More than 500,000 babies a year are now born prematurely, a 30 percent rise in the last twenty years. CNN reports that this has translated into more than $26 billion a year in added healthcare costs.
Researchers are calling for more studies on premature babies because, frankly, doctors do not always know what causes preterm births or how to prevent them. Doctors do know, however, that the following characteristics put babies at higher risk for premature birth:
- Previous preterm births (doubles the risk of a second);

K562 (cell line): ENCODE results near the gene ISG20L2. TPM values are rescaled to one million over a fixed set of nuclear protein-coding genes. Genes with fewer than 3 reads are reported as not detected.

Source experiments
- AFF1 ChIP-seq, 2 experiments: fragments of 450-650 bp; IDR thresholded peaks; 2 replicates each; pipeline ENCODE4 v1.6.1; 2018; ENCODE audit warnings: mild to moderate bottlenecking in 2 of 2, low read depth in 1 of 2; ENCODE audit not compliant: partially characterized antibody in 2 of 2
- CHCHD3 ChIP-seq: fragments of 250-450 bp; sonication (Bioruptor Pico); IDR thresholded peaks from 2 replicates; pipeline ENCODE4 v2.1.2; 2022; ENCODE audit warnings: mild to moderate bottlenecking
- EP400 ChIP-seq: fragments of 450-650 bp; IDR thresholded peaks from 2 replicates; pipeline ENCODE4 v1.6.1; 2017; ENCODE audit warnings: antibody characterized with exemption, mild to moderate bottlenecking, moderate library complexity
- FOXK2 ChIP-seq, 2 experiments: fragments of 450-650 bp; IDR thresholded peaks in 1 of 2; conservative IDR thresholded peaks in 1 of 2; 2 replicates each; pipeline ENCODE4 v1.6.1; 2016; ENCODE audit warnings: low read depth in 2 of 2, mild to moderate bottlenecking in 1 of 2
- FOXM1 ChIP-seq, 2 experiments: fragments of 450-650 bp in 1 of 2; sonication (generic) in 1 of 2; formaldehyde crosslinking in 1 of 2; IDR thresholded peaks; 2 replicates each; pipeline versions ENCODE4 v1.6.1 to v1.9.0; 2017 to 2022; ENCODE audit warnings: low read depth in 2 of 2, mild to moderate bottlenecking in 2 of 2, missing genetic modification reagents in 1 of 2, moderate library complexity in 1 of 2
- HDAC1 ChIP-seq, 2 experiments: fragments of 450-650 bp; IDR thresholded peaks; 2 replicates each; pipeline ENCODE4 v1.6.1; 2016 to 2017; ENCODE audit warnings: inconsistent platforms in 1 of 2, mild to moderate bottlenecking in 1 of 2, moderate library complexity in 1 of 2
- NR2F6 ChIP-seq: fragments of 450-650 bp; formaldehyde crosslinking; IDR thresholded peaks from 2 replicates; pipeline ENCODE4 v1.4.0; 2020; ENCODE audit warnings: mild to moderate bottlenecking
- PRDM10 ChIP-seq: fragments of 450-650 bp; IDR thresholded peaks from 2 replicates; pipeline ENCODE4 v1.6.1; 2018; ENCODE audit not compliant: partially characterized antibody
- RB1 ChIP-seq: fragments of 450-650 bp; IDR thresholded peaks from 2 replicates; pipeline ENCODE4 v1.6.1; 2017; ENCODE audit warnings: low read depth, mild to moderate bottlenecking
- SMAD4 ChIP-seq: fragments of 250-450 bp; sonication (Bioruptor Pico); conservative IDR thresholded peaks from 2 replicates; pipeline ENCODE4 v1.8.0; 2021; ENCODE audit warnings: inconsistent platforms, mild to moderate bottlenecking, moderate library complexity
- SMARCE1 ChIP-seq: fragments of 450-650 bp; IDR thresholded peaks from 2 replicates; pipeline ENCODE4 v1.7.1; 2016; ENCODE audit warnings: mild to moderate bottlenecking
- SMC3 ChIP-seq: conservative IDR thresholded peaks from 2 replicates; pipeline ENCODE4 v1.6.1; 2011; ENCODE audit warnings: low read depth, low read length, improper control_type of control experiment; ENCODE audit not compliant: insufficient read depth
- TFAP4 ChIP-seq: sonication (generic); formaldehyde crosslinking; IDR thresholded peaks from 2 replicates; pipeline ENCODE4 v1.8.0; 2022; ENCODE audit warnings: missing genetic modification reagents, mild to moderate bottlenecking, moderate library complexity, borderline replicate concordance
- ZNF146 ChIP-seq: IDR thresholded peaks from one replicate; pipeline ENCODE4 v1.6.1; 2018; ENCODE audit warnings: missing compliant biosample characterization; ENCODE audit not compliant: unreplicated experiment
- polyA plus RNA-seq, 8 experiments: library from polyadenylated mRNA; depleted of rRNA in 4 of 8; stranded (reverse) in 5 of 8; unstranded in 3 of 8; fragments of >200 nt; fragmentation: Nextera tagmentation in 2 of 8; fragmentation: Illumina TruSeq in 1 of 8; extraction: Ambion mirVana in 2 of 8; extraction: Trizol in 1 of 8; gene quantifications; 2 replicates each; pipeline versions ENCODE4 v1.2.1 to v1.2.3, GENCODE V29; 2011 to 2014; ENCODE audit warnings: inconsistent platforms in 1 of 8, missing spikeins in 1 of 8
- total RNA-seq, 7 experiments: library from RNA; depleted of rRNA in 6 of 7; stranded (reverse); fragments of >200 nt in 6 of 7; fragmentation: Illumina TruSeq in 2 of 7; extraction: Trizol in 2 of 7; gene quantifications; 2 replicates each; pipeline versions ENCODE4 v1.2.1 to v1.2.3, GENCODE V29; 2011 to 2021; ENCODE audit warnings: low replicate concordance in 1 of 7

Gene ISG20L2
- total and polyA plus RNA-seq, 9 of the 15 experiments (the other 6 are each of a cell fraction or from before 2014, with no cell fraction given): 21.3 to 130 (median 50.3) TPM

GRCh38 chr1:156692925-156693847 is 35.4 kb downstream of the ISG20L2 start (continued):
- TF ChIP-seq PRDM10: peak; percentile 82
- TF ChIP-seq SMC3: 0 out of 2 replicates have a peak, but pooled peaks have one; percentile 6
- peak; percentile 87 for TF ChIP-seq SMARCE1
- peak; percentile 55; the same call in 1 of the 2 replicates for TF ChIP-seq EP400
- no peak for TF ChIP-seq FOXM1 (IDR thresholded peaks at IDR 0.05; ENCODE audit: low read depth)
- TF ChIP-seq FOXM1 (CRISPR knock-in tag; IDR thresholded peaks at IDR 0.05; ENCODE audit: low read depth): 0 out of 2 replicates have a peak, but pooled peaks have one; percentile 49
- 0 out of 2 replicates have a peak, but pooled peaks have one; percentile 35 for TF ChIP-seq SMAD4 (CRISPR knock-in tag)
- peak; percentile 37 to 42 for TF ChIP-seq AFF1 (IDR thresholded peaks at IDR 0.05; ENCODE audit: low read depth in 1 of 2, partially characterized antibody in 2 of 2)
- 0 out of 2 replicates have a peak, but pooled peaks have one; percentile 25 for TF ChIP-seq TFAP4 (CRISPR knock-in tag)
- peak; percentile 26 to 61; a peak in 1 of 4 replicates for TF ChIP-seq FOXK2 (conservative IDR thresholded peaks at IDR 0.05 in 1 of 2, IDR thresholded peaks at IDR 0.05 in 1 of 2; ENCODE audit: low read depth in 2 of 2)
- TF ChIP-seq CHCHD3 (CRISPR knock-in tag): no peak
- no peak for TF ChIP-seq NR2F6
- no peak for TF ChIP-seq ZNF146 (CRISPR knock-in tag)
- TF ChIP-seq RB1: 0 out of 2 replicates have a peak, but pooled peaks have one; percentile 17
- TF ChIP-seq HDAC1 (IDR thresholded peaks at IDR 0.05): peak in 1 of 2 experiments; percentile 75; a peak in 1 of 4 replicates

- Twins (increases the risk by 40%);
- Poor women are at greater risk, as are those who are under 16 or over 35;
- African-American women are 6% more likely (17.8%) to deliver prematurely than Caucasian or Hispanic women (11.5% and 11.9%).Full-term pregnancy is defined as anywhere from 38-42 weeks. Babies born before week 38 are considered premature, and 20% of those who are born before week 32 don’t live longer than a year.
Until more research can be done, the Institute of Medicine, an independent advisor to the government, recommends that women receive a first-trimester ultrasound to determine the fetus’ exact age (important if the woman has to be induced or have a C-Section before her due date).
If you or a family member believe your baby may have been born prematurely and suffered injuries due to medical mismanagement you can contact Regan Zambri & Long on line or by telephone (202) 753-4272 for a free consultation.